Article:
David McNew/Getty Images

Cooping people up for so long has led to some predictable, and troubling, consequences. A few examples:

California calls to a suicide prevention line were up 40 percent in March. People have cited job worries and the inability to attend Alcoholics Anonymous meetings, among other stressors. Sacramento Bee
On the first three Saturdays of the stay-home order, the volume of domestic violence calls to the LAPD more than doubled the average from February. "There have been more calls than ever," a detective said. Crosstown
Child abuse reports, conversely, have plummeted. Why? Teachers, doctors, coaches, and others have been unable to keep an eye on kids now hidden from public view. L.A. Times
  
8

In the eastern Coachella Valley, working-class residents scrape by in dilapidated trailers where the tap water is too poisonous to drink. Now farmworkers are losing their jobs. Esperanza Sanchez's last paycheck — a little more than $100 a month ago — won't cover her rent, let alone other expenses. "How am I going to do it?" she said through tears. L.A. Times

  
9

Southwest Airlines planes were idled at the Southern California Logistics Airport in Victorville on March 27.

Mario Tama/Getty Images

"Wow. This is insane."

With air travel in free fall, demand for aircraft storage space has skyrocketed. More than 400 commercial planes are being parked at a remote desert airport in Victorville. A pilot captured some great views from overhead, topping off the trip with a look at the Antelope Valley poppy bloom. (The views start about 4 minutes in). YouTube (~10 mins)

  
10

Other odds and ends:

The San Diego police filed a case against the woman who organized a "Freedom Rally" on Saturday. Naomi Soria, 27, said she was exercising her constitutional rights. Times of San Diego
Oil tankers carrying enough oil to satisfy 20 percent of the world's daily consumption are gathered off California's coast with nowhere to go as fuel demand collapses. Bloomberg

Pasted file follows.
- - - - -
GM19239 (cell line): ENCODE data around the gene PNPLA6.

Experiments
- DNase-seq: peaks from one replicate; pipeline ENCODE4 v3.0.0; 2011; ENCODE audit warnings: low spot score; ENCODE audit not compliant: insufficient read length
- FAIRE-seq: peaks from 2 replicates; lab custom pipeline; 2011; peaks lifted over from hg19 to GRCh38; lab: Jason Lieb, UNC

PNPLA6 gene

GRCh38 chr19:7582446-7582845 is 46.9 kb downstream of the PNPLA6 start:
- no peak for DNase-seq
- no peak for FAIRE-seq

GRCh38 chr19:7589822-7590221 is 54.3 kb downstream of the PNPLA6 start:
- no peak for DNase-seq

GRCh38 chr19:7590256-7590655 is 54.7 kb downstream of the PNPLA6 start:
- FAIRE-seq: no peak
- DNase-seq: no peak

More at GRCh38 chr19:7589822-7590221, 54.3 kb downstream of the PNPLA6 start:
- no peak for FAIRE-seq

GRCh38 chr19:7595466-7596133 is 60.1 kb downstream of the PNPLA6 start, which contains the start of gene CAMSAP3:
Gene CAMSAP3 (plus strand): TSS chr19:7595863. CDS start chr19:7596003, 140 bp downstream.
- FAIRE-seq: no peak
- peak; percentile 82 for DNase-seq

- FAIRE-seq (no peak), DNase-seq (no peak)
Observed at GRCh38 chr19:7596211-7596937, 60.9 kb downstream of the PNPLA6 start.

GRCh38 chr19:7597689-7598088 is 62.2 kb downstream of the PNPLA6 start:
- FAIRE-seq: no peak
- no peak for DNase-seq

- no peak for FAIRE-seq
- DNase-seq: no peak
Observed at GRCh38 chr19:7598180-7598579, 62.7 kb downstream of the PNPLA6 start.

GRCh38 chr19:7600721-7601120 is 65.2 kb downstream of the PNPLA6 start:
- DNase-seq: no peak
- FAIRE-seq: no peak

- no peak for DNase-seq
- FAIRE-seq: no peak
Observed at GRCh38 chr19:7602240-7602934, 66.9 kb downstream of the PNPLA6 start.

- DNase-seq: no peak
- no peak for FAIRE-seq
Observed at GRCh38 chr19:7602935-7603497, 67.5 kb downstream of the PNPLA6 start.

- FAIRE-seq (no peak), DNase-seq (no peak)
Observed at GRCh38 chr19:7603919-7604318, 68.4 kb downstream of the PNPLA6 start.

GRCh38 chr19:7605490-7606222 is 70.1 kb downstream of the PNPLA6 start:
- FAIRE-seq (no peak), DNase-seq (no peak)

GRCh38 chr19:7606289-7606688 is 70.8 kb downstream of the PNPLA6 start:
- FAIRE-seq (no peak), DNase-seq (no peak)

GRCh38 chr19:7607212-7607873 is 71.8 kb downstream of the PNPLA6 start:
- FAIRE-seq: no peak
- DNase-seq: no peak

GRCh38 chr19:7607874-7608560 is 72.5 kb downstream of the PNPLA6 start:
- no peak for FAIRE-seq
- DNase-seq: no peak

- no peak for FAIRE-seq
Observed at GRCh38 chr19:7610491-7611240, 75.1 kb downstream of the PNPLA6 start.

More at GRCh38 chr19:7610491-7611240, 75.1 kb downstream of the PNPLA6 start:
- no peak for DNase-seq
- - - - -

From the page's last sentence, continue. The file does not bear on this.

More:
Over the last month, there has been a whopping 87 percent surge in citations for speeding in excess of 100 mph, the California Highway Patrol said. A.P.
  
11

Silverlake Conservatory of Music students sang from their homes.

This is just the best.

The Silverlake Conservatory of Music organized a chorale performance of David Bowie's "Space Oddity" with its young students. The kids sang individually from their homes with a guide track in their ears, then the parts were stitched together in a video to marvelous effect. YouTube (~4:30 mins)

Flashback: The nonprofit conservatory was founded in 2001 by Flea, the buoyant bassist from the Red Hot Chili Peppers. He called it the best thing in his life. Rolling Stone

  

California the beautiful

12

Spring has unfurled brilliant carpets of green across California's hillsides. Photographers shared some their pictures with the California Sun, all captured within recent weeks. A tour, below.

A radiant hill in Crockett Hills Regional Park in Contra Costa County.

Nikolai Gates Vetr/CC BY-NC 2.0

Oakland, looking glorious and unkempt.

Anthony Albert

A hill practically glowed near the Sunol Regional Wilderness in Alameda County.

Tim Woolery

Big Sur was draped in green and gold.

Brian Mack

A view of the colorful hills just east of San Diego.

Ryan Miller

● ●

Summer wildfire outlook: The risk is expected to be below normal across much of coastal Southern California, where dryness was all but wiped out by March rains. But hot, dry conditions were poised to bring high-than-normal risk to much of Northern California, including hard-hit areas of Wine Country and the Sierra foothills. National Interagency Fire Center

  

Thanks for reading!

The California Sun is written by Mike McPhate, a former California correspondent for the New York Times.